Whether it's drilling off shore for oil and natural gas, developing wind farms off the coast or a combination of the two, energy policy proposals from candidates of both parties seeking federal office could be a boon for Hampton Roads.
At first glance the Democratic and Republican parties seem miles apart when it comes to federal energy policy.
President Barack Obama has blocked drilling for natural gas and oil off Virginia's coast with a moratorium in place until 2017. As part of his re-election campaign he is pushing Congress to extend the wind production tax credit due to expire at the end of the year.
GOP presidential nominee Mitt Romney said he will allow drilling in Virginia's coastal waters in an effort to make the nation energy independent by 2020. He has called for letting the wind production tax credit expire and allowing the free market to make alternative energy sources such as wind and solar power profitable.
Quentin Kidd, director of the Wason Center for Public Policy at Christopher Newport University, said that while the parties come at energy policy from different starting points in the end they both support the expansion of domestic fossil fuels and the growth of alternative, renewable energy sources.
Democrats champion aggressive moves to expand reliance on alternative energy sources such as wind and solar, while using subsidies for the oil industry as a "whipping boy," Kidd said. But he said the Democrats don't say we need to cut the use of fossil fuels such as coal, oil and natural gas "cold turkey."
Republicans, he said, trumpet the expansion of harnessing the country's coal, oil and natural gas reserves to bring down energy costs and make the nation less reliant on foreign energy sources that are often hostile to the United States. But they also see the need in the long run for the development of alternative energy sources.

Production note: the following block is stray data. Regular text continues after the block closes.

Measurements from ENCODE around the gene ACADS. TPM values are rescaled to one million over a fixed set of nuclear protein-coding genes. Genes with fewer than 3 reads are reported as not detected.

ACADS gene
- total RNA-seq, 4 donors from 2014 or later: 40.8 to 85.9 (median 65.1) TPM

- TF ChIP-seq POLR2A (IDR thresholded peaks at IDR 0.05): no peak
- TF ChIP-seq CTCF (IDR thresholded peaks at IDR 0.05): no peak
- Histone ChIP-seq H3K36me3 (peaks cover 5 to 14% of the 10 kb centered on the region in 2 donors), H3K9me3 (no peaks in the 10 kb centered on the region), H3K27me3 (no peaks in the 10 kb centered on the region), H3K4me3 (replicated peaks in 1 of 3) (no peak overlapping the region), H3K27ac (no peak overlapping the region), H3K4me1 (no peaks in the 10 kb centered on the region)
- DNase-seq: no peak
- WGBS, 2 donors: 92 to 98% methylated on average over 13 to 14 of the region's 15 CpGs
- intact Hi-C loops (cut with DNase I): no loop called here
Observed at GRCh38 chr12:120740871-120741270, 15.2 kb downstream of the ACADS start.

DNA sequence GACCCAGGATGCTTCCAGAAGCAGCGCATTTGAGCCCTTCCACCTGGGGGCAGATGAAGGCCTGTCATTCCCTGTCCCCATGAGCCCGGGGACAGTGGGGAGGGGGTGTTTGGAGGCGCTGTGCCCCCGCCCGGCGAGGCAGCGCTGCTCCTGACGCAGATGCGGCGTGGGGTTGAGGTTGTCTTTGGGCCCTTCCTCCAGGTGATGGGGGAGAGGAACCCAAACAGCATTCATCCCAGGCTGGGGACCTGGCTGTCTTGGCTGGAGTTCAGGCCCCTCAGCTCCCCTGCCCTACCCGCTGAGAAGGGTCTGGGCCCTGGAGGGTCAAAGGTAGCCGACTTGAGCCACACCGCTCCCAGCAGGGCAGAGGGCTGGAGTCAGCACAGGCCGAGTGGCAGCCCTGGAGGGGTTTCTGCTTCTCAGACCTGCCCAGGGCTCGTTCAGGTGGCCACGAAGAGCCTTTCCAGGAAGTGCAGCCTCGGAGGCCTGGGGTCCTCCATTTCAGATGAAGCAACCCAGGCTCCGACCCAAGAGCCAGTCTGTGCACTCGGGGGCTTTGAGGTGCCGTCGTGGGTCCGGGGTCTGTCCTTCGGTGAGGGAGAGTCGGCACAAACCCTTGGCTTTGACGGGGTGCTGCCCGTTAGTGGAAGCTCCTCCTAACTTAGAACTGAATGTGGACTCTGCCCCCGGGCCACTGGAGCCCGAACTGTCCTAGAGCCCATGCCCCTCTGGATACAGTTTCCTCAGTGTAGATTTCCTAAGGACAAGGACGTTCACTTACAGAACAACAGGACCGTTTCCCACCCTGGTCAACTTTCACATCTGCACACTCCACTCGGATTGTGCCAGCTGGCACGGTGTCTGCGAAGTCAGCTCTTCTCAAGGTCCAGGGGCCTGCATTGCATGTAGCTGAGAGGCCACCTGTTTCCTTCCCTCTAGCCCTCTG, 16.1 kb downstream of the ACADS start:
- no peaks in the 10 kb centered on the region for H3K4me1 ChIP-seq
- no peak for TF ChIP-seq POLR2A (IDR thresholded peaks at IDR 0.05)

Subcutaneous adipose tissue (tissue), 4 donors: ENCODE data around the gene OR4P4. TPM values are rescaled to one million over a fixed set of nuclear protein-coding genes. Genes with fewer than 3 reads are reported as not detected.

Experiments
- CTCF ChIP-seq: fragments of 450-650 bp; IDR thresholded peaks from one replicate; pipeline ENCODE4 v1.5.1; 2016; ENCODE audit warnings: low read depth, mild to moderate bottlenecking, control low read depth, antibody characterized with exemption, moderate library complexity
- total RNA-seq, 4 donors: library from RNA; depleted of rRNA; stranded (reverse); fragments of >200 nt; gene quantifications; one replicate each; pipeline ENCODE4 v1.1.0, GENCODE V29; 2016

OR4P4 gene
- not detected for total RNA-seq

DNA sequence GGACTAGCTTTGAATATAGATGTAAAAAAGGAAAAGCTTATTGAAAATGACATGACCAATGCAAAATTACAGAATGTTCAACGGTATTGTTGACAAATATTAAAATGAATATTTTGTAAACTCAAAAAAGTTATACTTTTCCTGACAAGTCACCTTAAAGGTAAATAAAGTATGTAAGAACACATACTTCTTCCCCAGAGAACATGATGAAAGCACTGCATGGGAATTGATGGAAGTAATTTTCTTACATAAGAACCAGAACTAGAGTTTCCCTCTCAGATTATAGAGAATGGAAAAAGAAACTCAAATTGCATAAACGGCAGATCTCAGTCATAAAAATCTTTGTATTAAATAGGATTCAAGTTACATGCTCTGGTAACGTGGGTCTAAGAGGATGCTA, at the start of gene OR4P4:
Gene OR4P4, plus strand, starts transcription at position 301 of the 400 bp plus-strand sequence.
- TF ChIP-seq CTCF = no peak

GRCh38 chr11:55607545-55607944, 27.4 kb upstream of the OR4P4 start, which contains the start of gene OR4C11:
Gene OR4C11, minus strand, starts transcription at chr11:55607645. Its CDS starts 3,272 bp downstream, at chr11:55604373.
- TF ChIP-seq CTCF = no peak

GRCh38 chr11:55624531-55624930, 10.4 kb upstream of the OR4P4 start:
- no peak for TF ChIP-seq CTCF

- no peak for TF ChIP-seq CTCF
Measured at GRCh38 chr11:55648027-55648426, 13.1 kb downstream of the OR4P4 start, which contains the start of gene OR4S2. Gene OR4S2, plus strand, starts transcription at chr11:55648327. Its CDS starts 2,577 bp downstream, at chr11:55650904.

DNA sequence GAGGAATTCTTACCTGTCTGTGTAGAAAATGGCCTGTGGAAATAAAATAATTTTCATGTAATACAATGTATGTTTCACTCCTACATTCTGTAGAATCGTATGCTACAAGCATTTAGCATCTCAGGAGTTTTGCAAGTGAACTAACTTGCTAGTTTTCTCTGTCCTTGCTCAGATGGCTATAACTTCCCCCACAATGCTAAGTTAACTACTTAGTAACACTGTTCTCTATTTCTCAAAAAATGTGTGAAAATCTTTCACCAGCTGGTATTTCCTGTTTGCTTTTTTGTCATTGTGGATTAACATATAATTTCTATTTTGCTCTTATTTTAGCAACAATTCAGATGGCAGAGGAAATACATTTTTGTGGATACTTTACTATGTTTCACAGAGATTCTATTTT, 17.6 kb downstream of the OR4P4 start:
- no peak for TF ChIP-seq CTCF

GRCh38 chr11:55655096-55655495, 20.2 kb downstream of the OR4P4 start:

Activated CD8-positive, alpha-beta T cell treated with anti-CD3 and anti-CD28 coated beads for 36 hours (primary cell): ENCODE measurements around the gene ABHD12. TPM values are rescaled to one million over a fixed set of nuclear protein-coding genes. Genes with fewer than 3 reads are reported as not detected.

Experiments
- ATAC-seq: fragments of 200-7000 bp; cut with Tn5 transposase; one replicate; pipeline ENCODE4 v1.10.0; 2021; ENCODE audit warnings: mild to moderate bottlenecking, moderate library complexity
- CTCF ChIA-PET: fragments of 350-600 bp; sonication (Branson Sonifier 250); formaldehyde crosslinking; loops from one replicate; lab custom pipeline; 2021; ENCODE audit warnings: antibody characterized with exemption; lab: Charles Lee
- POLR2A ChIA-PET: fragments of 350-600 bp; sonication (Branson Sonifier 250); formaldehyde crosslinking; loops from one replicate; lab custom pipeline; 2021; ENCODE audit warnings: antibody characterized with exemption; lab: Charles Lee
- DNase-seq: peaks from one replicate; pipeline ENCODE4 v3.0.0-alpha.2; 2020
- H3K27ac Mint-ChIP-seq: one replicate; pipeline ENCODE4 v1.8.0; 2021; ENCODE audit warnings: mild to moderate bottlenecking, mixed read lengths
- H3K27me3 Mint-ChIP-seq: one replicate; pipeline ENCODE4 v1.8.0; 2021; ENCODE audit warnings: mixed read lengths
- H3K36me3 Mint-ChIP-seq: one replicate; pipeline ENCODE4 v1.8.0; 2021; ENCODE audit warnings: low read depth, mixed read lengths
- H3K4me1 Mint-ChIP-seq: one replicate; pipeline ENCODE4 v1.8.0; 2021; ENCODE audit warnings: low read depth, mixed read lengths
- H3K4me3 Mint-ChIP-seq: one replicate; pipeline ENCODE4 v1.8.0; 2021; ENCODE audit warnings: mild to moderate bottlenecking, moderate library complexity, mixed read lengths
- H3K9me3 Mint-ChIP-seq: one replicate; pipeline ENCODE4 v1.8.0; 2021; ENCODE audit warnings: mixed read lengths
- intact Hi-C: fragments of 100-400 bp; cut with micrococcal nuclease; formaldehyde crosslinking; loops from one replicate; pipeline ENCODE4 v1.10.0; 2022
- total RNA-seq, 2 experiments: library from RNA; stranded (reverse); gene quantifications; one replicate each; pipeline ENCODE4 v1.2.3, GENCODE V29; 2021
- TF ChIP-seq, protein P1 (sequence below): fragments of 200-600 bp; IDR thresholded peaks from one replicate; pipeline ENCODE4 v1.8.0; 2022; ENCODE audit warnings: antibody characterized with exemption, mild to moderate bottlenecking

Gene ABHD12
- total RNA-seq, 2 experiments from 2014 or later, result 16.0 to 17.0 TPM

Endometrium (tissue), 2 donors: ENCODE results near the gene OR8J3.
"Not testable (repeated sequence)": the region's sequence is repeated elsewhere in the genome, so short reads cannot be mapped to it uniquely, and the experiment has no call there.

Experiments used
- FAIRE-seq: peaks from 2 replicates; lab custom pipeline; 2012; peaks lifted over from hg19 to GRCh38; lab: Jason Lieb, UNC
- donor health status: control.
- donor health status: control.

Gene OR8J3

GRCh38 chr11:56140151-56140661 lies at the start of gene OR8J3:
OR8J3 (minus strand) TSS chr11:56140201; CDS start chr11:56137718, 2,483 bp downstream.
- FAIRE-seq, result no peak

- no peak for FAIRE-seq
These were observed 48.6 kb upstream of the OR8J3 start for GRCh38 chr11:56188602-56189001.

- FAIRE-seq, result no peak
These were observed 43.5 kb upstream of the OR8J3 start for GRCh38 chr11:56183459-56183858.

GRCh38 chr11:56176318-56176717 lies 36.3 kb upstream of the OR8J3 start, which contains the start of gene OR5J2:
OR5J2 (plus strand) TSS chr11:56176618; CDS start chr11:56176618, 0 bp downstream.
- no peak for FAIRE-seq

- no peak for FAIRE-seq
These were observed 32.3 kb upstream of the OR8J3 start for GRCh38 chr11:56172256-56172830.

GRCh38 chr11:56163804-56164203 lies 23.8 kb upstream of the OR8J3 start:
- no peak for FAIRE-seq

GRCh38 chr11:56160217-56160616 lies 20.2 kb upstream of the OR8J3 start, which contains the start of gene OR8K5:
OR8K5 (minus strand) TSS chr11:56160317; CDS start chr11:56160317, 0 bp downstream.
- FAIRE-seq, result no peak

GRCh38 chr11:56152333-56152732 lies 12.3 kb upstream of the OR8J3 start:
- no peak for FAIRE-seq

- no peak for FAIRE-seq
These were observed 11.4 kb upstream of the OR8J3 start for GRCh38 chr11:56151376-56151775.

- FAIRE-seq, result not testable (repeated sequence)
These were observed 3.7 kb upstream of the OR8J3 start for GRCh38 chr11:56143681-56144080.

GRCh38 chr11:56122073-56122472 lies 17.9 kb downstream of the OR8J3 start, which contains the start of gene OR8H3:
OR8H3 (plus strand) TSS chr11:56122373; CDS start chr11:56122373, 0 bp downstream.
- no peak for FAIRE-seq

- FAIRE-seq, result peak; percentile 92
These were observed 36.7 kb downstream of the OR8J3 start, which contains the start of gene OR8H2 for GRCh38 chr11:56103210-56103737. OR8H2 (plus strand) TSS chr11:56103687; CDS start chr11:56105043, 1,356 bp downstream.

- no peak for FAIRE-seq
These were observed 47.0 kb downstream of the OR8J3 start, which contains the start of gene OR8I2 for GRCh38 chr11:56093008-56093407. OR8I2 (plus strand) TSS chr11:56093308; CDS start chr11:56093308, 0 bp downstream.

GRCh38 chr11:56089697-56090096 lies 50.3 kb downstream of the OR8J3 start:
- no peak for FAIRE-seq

"Both sides realize we have to expand or energy resources beyond coal and oil, just one comes at it through the front door and one comes at it through the back door," Kidd said. "If we could scenario out Republican energy policy and Democratic energy policy, we might get to the same place 15 to 20 years out."
Kidd said Virginia and Hampton Roads are in a good position to profit from off-shore drilling for natural gas and oil as well as the development of off-shore wind farms.
Jeff Caldwell, spokesman for Gov. Bob McDonnell, said the governor supports both off-shore drilling and wind farms and has led initiatives in both areas.
Benefits of drilling
Caldwell said latest figures received by the governor's office show that drilling for natural gas and oil off the coast will bring in 1,900 new jobs and provide $19.5 billion in revenue to federal, state and local governments.
While Obama has expanded oil and natural gas production domestically, in the wake of the 2010 BP oil spill in the Gulf of Mexico he has been reluctant to expand off-shore drilling.
That has Virginia Democrats bucking the president on the moratorium against off-shore drilling in Virginia.
Democratic Sens. Jim Webb and Mark Warner have introduced legislation that would allow drilling in Virginia's coastal waters and includes provisions for revenue sharing between the federal and state governments.
Senate candidate and former Gov. Tim Kaine, a close political ally of Obama, and the Democratic challenger in the state's 2nd Congressional District, Paul Hirschbiel, both support the Webb-Warner plan.
Local Republican U.S. Reps. Randy Forbes, Chesapeake, Rob Wittman, Westmoreland, and Scott Rigell, Virginia Beach, are all on board, as is Newport News businessman Dean Longo, the GOP challenger in the 3rd District.
Republican U.S. Senate candidate and former Gov. George Allen says if elected he will sponsor legislation that allows for off-shore drilling with Virginia's share of the revenue being dedicated to funding the state's transportation infrastructure.